Ungulate? This was pretty much out of the blue. Why? I asked him.
“Don’t know,” he replied. “It’s just a cool word.”
I am an indulgent parent, so I agreed. Ungulate.
But I have to say my first association with this word was tinged with desperation. When I was a child my family would visit the San Diego zoo on our summer vacation. And every single trip, we would find ourselves marooned mid-afternoon in the farthest, hottest part of the park, trudging past enclosure after enclosure of antelope. I was not impressed then with the majesty of the ungulate. I wanted to sit down. I wanted some shade. If at all possible, I wanted some ice cream. And none of these were forthcoming—only more antelope. Every year we would plan our route to avoid this purgatory: perhaps we could visit the antelope first, on our way to the elephants? Or take a detour by the tigers? Or just hang out all day in the cool darkness of the reptile house?
To no avail. Three o’clock would roll around and there we would be, grumpily contemplating the lesser eland, with miles of baking pathway between us and the nearest lemonade stand. Honestly, if you had asked me then what “ungulates” were, I would have said they are sore-footed, sun-struck misery.
But my beloved son had made a request, so I girded my loins and set forth into the furnace of inquiry! An ungulate is a hairy, hooved land mammal like an antelope, a sheep, or a yak. The term comes from the Latin ungula (hoof), which comes from unguis (nail or claw). These animals run about on their tippy toes, with the weight-bearing toe or toes protected by a hoof—a modified nail that works sort of like a dancer’s toe-shoe, supporting that tiny little bone.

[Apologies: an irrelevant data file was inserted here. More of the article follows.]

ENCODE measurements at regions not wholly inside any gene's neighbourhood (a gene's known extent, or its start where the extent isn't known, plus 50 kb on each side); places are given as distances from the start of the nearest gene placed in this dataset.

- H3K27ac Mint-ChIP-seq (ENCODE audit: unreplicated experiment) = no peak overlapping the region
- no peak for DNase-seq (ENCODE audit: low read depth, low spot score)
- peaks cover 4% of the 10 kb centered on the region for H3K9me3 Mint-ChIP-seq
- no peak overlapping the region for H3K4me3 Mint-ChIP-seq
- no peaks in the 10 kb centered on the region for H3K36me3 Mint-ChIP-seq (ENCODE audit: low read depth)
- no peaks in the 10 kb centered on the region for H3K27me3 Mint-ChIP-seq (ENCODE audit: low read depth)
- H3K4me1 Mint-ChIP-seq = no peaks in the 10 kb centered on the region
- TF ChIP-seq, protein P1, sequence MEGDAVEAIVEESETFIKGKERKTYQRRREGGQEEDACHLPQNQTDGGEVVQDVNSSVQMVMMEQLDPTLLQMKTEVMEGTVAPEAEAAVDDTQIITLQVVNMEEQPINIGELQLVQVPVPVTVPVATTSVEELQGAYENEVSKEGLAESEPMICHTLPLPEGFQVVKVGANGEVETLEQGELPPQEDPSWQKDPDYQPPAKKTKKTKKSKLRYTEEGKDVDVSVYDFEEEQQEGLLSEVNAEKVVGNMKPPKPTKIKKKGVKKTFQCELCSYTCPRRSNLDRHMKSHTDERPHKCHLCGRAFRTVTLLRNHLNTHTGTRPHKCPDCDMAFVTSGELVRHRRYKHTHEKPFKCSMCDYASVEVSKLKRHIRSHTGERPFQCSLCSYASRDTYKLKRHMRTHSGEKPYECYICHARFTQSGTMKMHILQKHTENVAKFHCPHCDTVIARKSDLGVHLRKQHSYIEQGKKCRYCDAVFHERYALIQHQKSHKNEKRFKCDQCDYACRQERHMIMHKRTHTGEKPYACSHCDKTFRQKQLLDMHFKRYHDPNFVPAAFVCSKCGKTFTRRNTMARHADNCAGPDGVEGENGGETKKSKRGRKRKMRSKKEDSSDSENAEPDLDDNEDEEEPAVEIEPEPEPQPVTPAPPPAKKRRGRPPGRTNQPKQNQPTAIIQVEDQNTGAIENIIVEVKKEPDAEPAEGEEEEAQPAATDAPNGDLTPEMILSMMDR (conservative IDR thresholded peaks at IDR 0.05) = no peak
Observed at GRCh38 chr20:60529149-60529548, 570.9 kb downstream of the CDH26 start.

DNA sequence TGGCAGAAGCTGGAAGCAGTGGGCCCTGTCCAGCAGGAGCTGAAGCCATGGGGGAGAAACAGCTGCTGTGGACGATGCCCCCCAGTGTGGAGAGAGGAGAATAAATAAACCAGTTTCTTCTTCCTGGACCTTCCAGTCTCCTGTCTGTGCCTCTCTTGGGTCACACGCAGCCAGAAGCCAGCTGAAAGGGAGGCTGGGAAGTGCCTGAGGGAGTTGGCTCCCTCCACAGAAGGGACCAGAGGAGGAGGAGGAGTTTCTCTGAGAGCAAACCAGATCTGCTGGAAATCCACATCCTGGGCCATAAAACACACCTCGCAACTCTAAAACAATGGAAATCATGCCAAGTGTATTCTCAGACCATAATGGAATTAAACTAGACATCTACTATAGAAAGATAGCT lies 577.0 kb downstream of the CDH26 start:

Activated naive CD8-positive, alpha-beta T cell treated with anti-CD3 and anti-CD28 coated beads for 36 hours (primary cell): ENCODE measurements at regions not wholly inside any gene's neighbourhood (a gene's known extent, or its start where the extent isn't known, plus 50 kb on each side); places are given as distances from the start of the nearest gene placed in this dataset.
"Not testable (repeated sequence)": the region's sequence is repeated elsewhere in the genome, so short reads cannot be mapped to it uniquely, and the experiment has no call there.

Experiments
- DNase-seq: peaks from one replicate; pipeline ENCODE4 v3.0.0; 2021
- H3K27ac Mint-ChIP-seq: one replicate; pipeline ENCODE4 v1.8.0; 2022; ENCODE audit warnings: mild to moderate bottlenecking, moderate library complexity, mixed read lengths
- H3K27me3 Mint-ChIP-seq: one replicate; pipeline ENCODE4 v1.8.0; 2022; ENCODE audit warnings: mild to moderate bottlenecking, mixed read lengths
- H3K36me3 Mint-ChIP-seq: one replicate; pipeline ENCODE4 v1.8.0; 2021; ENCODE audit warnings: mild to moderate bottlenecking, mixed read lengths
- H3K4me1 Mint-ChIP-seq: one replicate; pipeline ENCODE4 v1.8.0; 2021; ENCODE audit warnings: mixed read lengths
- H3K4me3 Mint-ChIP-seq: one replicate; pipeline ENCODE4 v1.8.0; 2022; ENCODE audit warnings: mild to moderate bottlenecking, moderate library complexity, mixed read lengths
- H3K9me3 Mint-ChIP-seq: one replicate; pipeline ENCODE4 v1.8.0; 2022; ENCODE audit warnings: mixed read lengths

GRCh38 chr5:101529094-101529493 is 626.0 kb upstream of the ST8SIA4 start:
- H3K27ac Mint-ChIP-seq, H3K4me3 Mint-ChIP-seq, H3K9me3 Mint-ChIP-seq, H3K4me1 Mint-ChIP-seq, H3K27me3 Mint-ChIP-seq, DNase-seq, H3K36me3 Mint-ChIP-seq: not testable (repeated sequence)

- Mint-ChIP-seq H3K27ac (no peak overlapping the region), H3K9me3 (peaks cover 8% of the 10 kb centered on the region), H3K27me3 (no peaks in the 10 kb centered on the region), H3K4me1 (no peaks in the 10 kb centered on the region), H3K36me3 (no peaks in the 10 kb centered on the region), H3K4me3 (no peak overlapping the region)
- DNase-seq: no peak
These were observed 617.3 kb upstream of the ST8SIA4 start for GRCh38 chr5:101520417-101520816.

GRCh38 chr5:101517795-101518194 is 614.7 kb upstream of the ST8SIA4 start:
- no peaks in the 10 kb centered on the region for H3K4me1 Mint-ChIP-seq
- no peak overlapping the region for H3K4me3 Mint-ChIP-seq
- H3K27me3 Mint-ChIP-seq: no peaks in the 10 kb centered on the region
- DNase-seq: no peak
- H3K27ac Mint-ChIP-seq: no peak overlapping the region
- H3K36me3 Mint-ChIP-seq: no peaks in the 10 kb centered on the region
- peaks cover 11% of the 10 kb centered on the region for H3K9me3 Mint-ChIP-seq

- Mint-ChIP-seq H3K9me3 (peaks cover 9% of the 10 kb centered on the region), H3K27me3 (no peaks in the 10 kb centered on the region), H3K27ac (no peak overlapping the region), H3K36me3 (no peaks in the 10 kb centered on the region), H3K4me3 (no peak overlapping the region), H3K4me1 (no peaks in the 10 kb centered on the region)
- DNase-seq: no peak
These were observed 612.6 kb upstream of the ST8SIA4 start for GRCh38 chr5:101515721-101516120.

All well and good. But apparently the zoological world has been struggling for some time with what exactly it means to be an ungulate in a taxonomical sense. It seems that when people began making up family trees they started by focusing on how things look. So when they saw creatures with hooves and creatures with “sort of” hooves (like elephants and hyraxes with their big flat nails) they naturally assumed that all of them came from a common ancestor. As a result the category of ungulates got very very large so it could contain all these hooved and sort-of-hooved creatures in one big happy family (well, Order, actually).
Then genetic mapping knocked everything into a cocked hat. Not only did the “sort of” hooved animals come from a completely different branch of the tree from the actually-hooved animals, even the story of the actually-hooved animals proved to be way more complicated than anyone thought. When you look deep into the DNA, it turns out that “even-toed” ungulates like giraffes and hippos are actually more closely related to dolphins than they are to “odd-toed” ungulates like horses and rhinos.
This is all very peculiar, but that is how science works. I am grateful to the good folks at the Ultimate Ungulate page, which has a great deal more detailed information, plus some really fine pictures of yaks.
The upshot, according to these dedicated zoologists, is that “ungulate” should be considered a descriptive term but not a scientifically definitive one. In other words, an ungulate is a hairy land mammal with hooves. But don’t get all technical about it.
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Of course when it comes to insistent tridactylous feet, even a rhinoceros cannot compete with “The Irish Washerwoman” which, if you clicked through on the link at left, is now stuck in your head and will remain so for at least the next 6 hours. (Sorry about that.)
Grimbert's right. It's a pretty cool word.